NOT US: Obadiah checked. Although some media stories attempted to tie the Stop The Safe Schools Coalition Facebook page to the Australian Christian Lobby, the ACL’s Lyle Shelton told Obadiah firmly, and a little tersely, “It is not us. It has nothing to do with us”.

LATE NEWS: The “Stop the Safe Schools Coalition” group has responded to Obadiah’s enquiries, just after we posted this column.  “The ‘ticket buy’ was planned within a secret group with the intention to not buy tickets but announce publically we would knowing this was the best way to get publicity and successfully have The Safe Schools Coalition and the ‘resource’ web page it funds Minus18 exposed and removed from Australian schools. To clarify, we never brought any tickets the only ones brought were by the general public who saw the post and supported us without knowing our intention, most likely people in Victoria.”

They go on to assure Obadiah that they will go on opposing the safe schools Coalition. Still seems reasonable, Obadiah thinks, that this stunt of buying up tickets, was always going to be spun the other way. Who got the most sympathy? It is one of those cases where both sides might think they “won”.



While Obadiah keeps us entertained and questioning, close to home the same topics keep circling around us. Yet there is a whole wide world out there, and plenty of people have been telling interesting stories. Here’s Eternity’s picks of the week:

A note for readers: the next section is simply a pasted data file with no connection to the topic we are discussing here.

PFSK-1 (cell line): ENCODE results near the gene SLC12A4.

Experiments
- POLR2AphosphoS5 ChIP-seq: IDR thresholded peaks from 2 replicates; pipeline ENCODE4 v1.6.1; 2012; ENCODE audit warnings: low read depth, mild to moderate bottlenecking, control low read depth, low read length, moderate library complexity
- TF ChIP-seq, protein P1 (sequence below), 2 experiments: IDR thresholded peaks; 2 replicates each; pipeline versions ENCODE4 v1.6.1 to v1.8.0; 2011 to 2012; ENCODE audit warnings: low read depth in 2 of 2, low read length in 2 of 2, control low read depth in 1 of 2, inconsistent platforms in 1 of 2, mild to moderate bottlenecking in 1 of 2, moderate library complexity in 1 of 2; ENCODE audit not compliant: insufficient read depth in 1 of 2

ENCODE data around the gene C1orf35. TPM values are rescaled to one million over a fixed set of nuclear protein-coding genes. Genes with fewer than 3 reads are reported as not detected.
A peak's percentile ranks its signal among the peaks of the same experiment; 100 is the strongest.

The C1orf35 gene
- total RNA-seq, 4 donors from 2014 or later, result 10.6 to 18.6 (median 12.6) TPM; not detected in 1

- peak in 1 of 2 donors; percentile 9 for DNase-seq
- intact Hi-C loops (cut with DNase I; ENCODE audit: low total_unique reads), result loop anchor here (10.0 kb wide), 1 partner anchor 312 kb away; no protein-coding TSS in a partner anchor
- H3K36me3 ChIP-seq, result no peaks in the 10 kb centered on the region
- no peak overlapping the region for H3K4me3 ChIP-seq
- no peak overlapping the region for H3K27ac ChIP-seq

The real Jesus: For half her life, Lynn Wilder was a paid up member of the Mormon Church in the United States. Then when her son was sent home from his two year mission for “reading the New Testament,” her perfect Mormon life was interrupted. She and her husband put him on a plane out of Utah to avoid him being excommunicated. At the airport, Lynn writes, “Micah pleaded, ‘Mom and Dad, please read the New Testament.’ We commenced. As I read, I became increasingly consumed by reading about the God of grace. I barely ate or slept. It’s all I wanted to do […] I discovered this Jesus could not be confined by the laws and ordinances of a religion. Jesus is real. This palpable relationship transformed me.” Read Lynn’s story here.